In biggest protest since the 2006 People’s Movement, thousands of protesters gather to oppose the Guthi BillAlthough the government had withdrawn the bill from the National Assembly on Tuesday, protesters demanded that the bill be scrapped completely.
On Wednesday, Maitighar Mandala was a sea of people. In what was possibly the largest apolitical mass protest since the 2006 People’s Movement, thousands of people arrayed the streets around Maitighar, colourfully attired, some wearing headbands, others carrying placards, banners and the national flag—all protesting the controversial Guthi Bill.
Despite the government’s withdrawal of the bill from the National Assembly on Tuesday, residents of the Kathmandu Valley—mostly Newars—took to the streets in large numbers, protesting what they called a state-led attempt to wipe out centuries-old customs and traditions. The protesters demanded that the bill be scrapped completely, not just amended.
The rousing sight of the massive turnout had been building for some time now, with a protest on June 10 suppressed with water cannons and batons. This time, with thousands on the streets, police refrained from using force.
“Eleven days ago, when we protested, the government thrashed us with batons and used water cannon to disperse us. Many of us were injured. Now, the whole city has woken up to fight to preserve our culture and protest the government’s autocracy,” said Ganapati Lal Shrestha, coordinator of the Rastriya Pahichan Samukta Sangharsha Samiti (Joint Struggle Committee for the Preservation of National Identity), who has been protesting the Guthi Bill ever since it was tabled at the National Assembly on April 29.
Since then, criticism has erupted in the public sphere, with various opinion pieces in the media arguing against the proposed bill and cultural activists like Shrestha holding rallies and mass meetings.
Resentment had built to boiling point while Prime Minister KP Sharma Oli was in Europe for a week. When Oli returned, a meeting with party members from the Valley had warned of serious consequences if the bill wasn’t withdrawn and Valley residents took to the streets in force. A day later, in a hastily arranged press conference, Minister for Land Management, Cooperatives and Poverty Alleviation Padma Kumari Aryal announced the withdrawal of the bill, with the prime minister’s support.
“Today’s mass came to the streets because the government attacked centuries-old beliefs,” said Alok Siddhi Tuladhar, a cultural activist and a leader of the Save Heritage Campaign.
The bill was an attempt by the government to take ownership of the guthi—traditional community trusts—when the real owners are Newars, said Tuladhar.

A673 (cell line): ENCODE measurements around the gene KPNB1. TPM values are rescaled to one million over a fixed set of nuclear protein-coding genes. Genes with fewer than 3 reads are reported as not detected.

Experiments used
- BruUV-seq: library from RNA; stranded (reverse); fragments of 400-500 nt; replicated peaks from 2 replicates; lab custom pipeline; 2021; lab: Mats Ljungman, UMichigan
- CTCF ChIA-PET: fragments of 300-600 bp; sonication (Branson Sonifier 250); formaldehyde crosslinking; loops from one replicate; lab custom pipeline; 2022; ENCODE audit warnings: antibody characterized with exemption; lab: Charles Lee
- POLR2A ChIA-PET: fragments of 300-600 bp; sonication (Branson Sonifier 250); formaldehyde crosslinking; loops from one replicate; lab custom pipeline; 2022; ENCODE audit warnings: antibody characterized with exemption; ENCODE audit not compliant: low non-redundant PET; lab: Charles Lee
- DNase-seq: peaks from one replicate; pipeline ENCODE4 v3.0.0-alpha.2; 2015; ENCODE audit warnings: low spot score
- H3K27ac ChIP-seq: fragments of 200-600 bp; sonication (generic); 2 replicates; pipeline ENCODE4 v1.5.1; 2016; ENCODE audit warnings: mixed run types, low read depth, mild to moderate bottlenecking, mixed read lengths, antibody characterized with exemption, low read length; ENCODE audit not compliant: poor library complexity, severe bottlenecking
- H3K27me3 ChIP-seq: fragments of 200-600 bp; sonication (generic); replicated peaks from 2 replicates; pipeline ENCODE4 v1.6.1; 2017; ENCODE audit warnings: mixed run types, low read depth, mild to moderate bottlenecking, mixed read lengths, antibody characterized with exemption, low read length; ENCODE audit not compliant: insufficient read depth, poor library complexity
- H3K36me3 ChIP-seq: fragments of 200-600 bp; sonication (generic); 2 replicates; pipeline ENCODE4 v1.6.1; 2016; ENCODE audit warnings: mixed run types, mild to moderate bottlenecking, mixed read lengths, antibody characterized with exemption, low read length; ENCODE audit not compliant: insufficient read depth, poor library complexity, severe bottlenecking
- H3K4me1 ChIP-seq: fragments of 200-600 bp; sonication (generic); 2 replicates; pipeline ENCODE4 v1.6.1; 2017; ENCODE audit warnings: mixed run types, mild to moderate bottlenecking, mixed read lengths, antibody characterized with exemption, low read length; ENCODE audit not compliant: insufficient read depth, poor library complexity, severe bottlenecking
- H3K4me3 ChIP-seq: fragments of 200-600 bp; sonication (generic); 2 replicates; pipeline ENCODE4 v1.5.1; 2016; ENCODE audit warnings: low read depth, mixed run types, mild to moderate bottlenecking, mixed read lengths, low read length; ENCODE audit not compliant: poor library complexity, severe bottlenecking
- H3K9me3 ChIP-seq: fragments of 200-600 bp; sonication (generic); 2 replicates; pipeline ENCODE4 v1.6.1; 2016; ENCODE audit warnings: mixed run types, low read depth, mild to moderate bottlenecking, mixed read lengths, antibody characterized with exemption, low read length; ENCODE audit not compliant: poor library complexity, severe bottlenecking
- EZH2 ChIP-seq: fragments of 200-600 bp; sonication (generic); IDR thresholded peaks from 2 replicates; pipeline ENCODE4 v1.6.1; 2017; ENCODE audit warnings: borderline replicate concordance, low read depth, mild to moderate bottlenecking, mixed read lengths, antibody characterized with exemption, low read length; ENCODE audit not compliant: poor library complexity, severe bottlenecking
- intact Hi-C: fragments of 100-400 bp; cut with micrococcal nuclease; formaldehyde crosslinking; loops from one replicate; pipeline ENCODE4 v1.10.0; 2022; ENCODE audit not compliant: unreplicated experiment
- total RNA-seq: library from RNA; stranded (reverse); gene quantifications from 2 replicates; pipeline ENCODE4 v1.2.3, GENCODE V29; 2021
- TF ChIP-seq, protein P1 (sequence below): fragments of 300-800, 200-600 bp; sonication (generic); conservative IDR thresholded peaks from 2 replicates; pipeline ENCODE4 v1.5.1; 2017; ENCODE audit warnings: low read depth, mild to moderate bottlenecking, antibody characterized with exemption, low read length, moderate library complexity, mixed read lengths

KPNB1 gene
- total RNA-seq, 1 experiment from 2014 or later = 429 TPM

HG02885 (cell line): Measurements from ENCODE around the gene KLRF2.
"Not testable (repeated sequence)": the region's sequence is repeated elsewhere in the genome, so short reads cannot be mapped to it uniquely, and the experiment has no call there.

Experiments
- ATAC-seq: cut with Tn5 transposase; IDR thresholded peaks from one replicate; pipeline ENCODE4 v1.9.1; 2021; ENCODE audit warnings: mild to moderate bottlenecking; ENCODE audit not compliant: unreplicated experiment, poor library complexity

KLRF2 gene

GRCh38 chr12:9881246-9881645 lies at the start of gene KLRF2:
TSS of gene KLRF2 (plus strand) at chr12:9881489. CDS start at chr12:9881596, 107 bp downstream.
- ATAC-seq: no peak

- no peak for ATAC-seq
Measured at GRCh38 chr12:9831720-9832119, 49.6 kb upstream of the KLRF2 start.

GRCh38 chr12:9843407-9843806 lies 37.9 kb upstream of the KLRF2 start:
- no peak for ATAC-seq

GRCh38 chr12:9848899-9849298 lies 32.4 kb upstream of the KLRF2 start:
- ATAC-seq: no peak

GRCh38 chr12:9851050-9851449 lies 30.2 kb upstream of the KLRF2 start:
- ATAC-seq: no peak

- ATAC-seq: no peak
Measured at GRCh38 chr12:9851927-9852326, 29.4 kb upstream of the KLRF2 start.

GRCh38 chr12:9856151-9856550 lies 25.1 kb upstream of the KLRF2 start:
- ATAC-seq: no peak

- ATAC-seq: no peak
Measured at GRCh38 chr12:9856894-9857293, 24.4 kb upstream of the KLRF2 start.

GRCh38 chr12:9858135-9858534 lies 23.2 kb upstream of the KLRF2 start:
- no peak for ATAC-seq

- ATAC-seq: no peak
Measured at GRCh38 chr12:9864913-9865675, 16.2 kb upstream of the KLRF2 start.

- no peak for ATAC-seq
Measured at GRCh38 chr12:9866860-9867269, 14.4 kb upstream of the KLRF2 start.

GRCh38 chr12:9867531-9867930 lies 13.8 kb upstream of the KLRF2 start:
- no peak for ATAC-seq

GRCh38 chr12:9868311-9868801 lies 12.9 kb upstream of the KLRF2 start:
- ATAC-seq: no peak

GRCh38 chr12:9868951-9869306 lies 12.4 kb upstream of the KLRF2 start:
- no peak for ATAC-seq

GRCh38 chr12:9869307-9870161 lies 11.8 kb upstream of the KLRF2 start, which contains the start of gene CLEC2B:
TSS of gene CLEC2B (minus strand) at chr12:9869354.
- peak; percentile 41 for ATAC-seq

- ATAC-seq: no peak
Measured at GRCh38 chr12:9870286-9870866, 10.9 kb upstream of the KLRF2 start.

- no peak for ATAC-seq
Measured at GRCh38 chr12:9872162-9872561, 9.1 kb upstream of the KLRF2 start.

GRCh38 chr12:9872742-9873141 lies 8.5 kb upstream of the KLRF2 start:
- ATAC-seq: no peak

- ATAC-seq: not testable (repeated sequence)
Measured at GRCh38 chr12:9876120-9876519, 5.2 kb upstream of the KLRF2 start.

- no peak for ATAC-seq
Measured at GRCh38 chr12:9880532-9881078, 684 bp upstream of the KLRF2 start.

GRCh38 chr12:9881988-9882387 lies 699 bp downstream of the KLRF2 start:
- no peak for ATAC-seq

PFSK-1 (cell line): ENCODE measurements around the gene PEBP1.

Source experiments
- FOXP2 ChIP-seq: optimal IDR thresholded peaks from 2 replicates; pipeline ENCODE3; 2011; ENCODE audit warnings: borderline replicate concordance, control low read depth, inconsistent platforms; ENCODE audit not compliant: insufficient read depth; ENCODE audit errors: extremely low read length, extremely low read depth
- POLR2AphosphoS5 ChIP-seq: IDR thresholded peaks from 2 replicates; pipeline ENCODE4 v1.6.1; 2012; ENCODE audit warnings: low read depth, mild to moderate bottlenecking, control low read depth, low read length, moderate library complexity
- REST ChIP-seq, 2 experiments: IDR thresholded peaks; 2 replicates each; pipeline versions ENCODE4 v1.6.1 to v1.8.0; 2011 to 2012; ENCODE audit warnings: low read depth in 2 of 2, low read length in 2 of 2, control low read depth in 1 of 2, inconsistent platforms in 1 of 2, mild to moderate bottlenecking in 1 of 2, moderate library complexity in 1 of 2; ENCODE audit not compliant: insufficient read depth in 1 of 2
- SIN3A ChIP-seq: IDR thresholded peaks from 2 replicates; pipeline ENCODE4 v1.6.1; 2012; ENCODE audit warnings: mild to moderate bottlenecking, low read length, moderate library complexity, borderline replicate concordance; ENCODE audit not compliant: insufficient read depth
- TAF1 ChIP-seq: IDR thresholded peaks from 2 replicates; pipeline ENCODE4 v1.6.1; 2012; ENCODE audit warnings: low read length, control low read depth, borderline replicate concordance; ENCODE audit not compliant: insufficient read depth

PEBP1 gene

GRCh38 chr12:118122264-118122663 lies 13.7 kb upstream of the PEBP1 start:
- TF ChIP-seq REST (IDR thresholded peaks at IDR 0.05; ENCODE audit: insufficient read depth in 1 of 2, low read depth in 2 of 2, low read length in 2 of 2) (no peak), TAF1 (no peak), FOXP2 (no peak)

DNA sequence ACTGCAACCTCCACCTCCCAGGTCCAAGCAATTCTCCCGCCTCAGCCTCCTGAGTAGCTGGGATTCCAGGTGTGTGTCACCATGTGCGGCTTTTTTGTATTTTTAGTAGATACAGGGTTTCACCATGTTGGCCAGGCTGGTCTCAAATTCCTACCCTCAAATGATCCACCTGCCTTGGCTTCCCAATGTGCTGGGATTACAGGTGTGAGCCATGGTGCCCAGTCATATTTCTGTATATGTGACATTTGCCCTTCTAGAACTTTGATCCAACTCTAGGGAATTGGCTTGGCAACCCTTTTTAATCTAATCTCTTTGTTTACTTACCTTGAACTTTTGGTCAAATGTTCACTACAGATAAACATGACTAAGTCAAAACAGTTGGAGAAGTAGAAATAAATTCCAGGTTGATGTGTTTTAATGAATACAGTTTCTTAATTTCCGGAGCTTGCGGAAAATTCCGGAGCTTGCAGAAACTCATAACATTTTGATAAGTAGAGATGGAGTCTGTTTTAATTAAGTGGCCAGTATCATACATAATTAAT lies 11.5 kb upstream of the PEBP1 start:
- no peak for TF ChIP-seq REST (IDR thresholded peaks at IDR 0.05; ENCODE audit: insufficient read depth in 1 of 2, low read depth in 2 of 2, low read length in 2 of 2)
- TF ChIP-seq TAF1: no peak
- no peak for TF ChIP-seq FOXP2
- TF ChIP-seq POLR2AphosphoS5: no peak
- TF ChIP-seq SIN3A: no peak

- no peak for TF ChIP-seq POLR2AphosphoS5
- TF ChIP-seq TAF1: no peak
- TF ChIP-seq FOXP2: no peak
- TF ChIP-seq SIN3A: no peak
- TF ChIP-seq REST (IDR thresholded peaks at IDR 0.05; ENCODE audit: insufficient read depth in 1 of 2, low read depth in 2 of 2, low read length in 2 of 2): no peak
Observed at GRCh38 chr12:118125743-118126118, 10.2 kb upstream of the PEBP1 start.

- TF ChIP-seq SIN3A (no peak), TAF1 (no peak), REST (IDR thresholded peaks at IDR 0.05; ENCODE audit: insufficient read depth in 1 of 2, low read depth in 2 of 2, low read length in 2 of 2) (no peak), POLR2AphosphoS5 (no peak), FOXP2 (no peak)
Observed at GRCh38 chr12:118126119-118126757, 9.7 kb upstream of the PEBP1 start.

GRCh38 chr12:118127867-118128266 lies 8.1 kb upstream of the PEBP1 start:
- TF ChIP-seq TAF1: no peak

As if to refute Prime Minister Oli’s disdain for those critical of the Guthi Bill, Wednesday’s protest included people from a wide-range of ethnicities and backgrounds, all of whom came together to defend culture against what has widely been seen as an attempt to privatise and sell off guthi-held lands and properties.
Among the protestors was Jahid Shah, a representative of the Jame Masjid. Shah, a Muslim, had closed down his stationery shop in Putalisadak to join the protest.
“We also have our own guthi lands and we want to preserve our ownership,” said Shah.
There are some 2,335 public guthis under the Guthi Sansthan, incorporating 1.4 million ropanis of land across the country. These guthis, while largely managed by the Newars in Kathmandu Valley, also encompass the trusts of various other religions and traditions.
For such a large protest, the mood was festive and celebratory, as musicians pounded out beats on the Dhimey and masked dancers paraded in between the crowds, showcasing the various artistic and cultural pursuits the guthis sustain. Guthis are primarily responsible for all of the Valley’s most prominent processions, including the Bunga Dyah Jatra (Rato Machhindranath Jatra), Jana Baha Dyah Jatra (Seto Machhindranath Jatra), and Yanya Punhi (Indra Jatra). Community members were also seen handing out water to protestors and riot police alike, giving away flowers, and cleaning up after the protests.
However, simmering anger at the government’s controversial bill—one among a slew of others, including the Media Council Bill, Information Technology Bill, and transitional justice bill—was palpable.
“Today, we saw the rage of Newars because the government, instead of helping to preserve their culture, attacked their traditions,” said Manuka Dangol, who came from Kapan to show solidarity with the protest.
Some colleges had even declared a holiday for their students so that they could take part in the protest, with IME College in Thapathali bringing along its students to Maitighar Mandala.
“Kathmandu Valley is known for Newa culture, which has been preserved for years,” said Sonam Singh Dhami, a student who had gathered at the mandala with his friends. “We could not continue with our studies while our culture was being attacked. That’s why we are here today.”